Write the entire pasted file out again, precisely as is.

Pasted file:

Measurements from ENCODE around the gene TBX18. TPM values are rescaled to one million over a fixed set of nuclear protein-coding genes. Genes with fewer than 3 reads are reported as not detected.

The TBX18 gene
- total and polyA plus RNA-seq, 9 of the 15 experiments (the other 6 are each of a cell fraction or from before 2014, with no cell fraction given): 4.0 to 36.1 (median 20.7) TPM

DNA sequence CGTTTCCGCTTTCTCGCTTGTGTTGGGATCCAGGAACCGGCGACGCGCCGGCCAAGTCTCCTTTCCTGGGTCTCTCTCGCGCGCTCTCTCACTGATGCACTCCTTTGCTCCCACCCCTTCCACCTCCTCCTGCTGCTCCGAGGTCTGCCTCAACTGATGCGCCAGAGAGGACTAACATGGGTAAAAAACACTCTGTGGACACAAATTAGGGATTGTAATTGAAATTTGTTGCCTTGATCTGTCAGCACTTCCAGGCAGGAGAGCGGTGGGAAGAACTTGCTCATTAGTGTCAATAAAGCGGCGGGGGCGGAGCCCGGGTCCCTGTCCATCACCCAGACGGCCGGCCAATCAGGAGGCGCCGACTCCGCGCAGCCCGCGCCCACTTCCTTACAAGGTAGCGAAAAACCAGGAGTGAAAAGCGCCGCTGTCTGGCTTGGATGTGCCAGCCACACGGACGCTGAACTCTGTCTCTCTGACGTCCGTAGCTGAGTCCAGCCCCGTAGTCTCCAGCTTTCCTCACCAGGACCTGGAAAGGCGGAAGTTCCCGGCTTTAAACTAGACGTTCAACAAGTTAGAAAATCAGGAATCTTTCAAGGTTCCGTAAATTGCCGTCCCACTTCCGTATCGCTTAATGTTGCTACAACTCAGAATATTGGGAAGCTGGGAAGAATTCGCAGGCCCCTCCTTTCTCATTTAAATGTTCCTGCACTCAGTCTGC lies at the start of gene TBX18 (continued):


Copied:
Measurements from ENCODE around the gene TBX18. TPM values are rescaled to one million over a fixed set of nuclear protein-coding genes. Genes with fewer than 3 reads are reported as not detected.

The TBX18 gene
- total and polyA plus RNA-seq, 9 of the 15 experiments (the other 6 are each of a cell fraction or from before 2014, with no cell fraction given): 4.0 to 36.1 (median 20.7) TPM

DNA sequence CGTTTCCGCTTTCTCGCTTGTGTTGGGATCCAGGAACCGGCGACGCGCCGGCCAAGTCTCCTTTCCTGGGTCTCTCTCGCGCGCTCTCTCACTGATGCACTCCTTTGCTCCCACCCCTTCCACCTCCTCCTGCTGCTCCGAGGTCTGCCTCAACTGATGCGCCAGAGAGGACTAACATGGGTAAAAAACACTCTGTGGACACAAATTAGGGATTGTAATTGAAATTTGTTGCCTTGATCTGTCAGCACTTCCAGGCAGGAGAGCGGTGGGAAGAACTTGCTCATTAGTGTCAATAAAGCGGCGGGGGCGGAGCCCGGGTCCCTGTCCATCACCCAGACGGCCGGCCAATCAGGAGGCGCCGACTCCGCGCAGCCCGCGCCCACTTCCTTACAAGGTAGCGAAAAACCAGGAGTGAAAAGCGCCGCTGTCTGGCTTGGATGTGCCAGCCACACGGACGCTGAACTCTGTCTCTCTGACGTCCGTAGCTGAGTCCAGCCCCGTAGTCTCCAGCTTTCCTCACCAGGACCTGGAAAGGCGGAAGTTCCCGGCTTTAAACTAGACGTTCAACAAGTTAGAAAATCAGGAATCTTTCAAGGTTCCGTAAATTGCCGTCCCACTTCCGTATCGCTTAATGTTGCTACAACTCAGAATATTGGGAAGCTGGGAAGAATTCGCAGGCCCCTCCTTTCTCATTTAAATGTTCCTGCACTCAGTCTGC lies at the start of gene TBX18 (continued):